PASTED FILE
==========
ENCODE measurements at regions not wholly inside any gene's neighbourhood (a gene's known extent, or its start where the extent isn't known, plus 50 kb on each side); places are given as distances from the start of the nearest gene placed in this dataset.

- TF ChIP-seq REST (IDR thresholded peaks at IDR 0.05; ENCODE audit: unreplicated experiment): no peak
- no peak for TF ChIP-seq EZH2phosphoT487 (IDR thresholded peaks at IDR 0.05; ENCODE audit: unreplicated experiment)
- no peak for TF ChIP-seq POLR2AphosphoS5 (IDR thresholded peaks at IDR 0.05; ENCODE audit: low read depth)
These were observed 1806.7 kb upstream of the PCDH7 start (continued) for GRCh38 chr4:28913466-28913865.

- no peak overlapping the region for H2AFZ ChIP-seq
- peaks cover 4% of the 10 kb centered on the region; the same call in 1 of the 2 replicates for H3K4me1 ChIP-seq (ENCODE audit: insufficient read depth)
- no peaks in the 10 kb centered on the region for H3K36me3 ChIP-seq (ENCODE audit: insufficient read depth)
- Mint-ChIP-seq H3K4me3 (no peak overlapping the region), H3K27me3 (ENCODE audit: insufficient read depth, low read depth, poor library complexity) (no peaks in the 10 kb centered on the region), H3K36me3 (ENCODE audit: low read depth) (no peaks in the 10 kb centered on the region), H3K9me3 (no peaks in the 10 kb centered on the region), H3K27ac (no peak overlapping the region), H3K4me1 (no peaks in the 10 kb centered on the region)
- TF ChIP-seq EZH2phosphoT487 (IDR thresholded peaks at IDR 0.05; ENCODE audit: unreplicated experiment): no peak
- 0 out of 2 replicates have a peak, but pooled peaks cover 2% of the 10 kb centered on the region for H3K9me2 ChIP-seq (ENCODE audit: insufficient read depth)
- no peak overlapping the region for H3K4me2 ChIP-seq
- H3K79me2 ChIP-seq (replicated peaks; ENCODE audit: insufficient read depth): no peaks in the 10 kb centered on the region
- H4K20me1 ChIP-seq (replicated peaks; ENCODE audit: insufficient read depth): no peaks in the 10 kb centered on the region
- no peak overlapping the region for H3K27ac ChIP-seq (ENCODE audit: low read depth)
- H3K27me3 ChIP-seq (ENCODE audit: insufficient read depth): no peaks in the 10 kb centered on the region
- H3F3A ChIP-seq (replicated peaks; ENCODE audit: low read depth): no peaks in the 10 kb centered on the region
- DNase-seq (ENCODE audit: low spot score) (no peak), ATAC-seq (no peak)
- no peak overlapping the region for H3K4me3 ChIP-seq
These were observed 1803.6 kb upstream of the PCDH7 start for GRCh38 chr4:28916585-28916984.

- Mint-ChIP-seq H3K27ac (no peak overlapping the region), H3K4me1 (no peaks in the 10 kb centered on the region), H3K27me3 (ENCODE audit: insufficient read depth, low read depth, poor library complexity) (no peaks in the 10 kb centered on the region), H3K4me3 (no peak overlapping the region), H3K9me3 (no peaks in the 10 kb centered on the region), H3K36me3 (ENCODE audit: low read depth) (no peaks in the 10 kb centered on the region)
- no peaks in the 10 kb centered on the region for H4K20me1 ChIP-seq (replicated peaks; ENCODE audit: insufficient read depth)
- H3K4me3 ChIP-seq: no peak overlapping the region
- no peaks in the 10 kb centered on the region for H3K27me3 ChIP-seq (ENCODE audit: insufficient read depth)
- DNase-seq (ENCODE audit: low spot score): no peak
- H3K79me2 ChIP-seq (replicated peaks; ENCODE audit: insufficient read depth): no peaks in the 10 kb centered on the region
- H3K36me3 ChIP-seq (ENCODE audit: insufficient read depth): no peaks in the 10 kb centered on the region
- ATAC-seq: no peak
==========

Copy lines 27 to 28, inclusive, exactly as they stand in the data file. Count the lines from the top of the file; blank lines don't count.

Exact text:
- H3K36me3 ChIP-seq (ENCODE audit: insufficient read depth): no peaks in the 10 kb centered on the region
- ATAC-seq: no peak